Your teacher, presumably, will choose the method that plays up his or her strengths. For a concise overview of introductory and intermediate textbooks on the market today, see Tyler Williams’ discussion here.
My ideal first year textbook would look like this. In the course of a year of ancient Hebrew, I want students to be introduced to a selection of paragraph-length units culled from the narrative, direct discourse, and poetry of the Bible and from inscriptions and the Dead Sea Scrolls. I want them to learn to tackle a sight reading from a cross-section of ancient Hebrew literature equal to about half its bulk with the aid of the textbook and a lexicon, preferably BDB, alone. Written assignments and exams featuring sight readings would measure progress along these lines.
With the help of the audiotapes and other helps the Academy of Ancient Languages features on its website (www.aoal.org), it is possible to learn to pronounce Hebrew according to current convention. For a discussion of these tapes and alternatives to them, see the comment section to a recent post by Simon Holloway (here). I would expect the students to be able to read ancient Hebrew out loud with considerable fluency. Oral assignments and exams would be used as measuring sticks.
My ideal textbook would introduce basic linguistic concepts and describe genre conventions of ancient Hebrew literature where appropriate. It would also emphasize bidirectionality in the learning process, with plenty of English-to-Hebrew exercises throughout. In the case of ancient Hebrew, a degree of bilingualism can be attained and should be attempted.
After a year of ancient Hebrew along these lines, it would be possible to go on to a year-long course, say, in which large portions of the Torah and then the latter half of the Primary History (Joshua-2 Kings) were read in their entirety. From there one might tackle Isaiah, Jeremiah, or Ezekiel, and from there the five Scrolls, Psalms, Proverbs, or Job.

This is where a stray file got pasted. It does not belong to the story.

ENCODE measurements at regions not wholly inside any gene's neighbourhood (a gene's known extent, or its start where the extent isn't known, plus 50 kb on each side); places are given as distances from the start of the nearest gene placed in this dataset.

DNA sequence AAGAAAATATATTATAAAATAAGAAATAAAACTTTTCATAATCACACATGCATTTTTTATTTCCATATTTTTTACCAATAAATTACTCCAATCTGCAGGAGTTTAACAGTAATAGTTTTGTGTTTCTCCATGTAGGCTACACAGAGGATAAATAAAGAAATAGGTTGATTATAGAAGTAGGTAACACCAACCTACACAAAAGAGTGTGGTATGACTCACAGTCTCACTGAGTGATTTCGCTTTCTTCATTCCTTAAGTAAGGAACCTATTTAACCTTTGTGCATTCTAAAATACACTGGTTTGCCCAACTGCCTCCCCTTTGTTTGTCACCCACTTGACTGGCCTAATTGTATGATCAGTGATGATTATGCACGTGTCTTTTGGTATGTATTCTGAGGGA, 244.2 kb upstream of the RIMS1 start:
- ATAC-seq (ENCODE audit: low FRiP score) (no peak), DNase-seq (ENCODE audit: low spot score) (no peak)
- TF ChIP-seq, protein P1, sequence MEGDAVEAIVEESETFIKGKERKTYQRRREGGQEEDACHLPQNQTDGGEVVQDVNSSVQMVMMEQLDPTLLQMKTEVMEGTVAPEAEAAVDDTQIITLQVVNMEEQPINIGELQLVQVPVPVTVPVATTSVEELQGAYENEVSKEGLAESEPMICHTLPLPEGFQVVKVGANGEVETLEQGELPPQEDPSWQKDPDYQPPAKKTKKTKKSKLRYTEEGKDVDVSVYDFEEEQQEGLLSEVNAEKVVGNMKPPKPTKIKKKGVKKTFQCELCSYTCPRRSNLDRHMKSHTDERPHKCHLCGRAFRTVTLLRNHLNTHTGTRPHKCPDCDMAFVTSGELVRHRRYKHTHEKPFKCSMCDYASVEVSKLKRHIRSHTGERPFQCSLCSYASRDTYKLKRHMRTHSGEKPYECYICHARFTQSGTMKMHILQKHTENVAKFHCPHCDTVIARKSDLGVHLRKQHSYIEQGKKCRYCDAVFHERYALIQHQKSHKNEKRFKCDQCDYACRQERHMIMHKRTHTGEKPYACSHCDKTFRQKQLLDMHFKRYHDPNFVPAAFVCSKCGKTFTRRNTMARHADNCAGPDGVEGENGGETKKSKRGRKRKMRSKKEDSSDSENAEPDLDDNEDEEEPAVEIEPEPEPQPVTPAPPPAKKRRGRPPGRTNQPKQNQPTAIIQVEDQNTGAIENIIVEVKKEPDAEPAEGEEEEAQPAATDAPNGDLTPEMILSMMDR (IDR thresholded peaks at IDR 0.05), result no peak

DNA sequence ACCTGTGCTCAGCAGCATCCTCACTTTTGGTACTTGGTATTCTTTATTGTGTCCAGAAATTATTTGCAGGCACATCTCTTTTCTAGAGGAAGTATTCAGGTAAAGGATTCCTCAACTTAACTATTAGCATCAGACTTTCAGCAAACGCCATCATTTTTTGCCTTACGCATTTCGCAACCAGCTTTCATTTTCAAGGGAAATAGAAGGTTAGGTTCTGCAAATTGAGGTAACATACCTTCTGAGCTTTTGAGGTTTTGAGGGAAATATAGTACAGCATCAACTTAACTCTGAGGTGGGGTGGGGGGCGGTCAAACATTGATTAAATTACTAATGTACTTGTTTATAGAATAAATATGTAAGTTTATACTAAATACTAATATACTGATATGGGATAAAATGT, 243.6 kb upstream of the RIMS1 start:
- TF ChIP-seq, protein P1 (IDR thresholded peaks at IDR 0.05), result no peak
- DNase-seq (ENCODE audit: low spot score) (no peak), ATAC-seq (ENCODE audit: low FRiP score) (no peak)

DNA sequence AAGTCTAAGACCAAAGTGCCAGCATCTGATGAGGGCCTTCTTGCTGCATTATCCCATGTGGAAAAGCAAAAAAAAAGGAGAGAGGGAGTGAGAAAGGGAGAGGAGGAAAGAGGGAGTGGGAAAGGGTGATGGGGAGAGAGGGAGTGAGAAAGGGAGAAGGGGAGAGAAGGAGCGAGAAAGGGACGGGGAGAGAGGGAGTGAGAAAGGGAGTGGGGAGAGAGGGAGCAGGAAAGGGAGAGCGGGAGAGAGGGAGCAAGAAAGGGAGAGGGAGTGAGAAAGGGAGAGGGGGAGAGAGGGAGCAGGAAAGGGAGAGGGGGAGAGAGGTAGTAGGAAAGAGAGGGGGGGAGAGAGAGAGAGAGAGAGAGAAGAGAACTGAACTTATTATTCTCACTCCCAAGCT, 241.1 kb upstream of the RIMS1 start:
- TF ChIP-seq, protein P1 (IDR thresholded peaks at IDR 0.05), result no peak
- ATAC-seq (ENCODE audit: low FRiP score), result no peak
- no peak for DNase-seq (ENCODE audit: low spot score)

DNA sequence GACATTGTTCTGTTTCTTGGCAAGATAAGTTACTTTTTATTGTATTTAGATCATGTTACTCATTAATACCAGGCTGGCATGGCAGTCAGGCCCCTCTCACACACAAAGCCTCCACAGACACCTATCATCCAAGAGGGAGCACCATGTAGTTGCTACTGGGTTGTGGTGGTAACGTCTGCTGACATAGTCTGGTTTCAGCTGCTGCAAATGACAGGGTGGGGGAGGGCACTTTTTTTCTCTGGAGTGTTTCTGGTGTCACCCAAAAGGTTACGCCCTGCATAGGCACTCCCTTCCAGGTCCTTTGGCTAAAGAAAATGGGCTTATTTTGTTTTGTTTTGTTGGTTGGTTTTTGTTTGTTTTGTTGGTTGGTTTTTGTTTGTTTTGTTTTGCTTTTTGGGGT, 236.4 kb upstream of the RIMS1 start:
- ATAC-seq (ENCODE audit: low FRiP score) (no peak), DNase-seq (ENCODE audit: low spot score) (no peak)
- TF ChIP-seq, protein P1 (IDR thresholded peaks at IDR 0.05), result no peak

How will you know when you have made ancient Hebrew your own? Robert Frost remarked, “. . . I could define poetry this way: it is that which is lost out of both prose and verse in translation.” You will know you have made ancient Hebrew your own when you translate from it into your mother tongue and you realize that half of what the Hebrew is saying you left out of translation, and there is no obvious to way to put it in.
In my next post, I will survey online resources you might find helpful in the study of ancient Hebrew.
For a printable version of this post, go here.
 A satisfactory description of ancient Hebrew from a linguistic perspective has yet to be written. For the time being, I recommend reading a chapter in Rosén or Glinert and asking: and how does that work in ancient Hebrew? See Haiim B. Rosén, A Textbook of Israeli Hebrew with an Introduction to the Classical Language (Chicago: University of Chicago Press, 21966 ); Lewis Glinert, The Grammar of Modern Hebrew (Cambridge: Cambridge University Press, 2004 ). For competent descriptions of English, see Randolph Quirk, Sidney Greenbaum, Geoffrey Leech, and Jan Svartvik, A Comprehensive Grammar of the English Language (Essex: Longman, 2000 ); Rodney Huddleston and Geoffrey K. Pullum, The Cambridge Grammar of the English Language (Cambridge: Cambridge University Press, 2002). Once again, the question to ask upon reading a chapter of these works is: and in ancient Hebrew, what do we find that is comparable?
 For an introduction, see
Kenton L. Sparks, Ancient Texts for the Study of the Hebrew Bible: A Guide
to the Background Literature (
 Taken from “Conversations on the Craft of Poetry,” Robert Frost: Collected Poems, Prose, & Plays (New York: The Library of America, 1995) 856.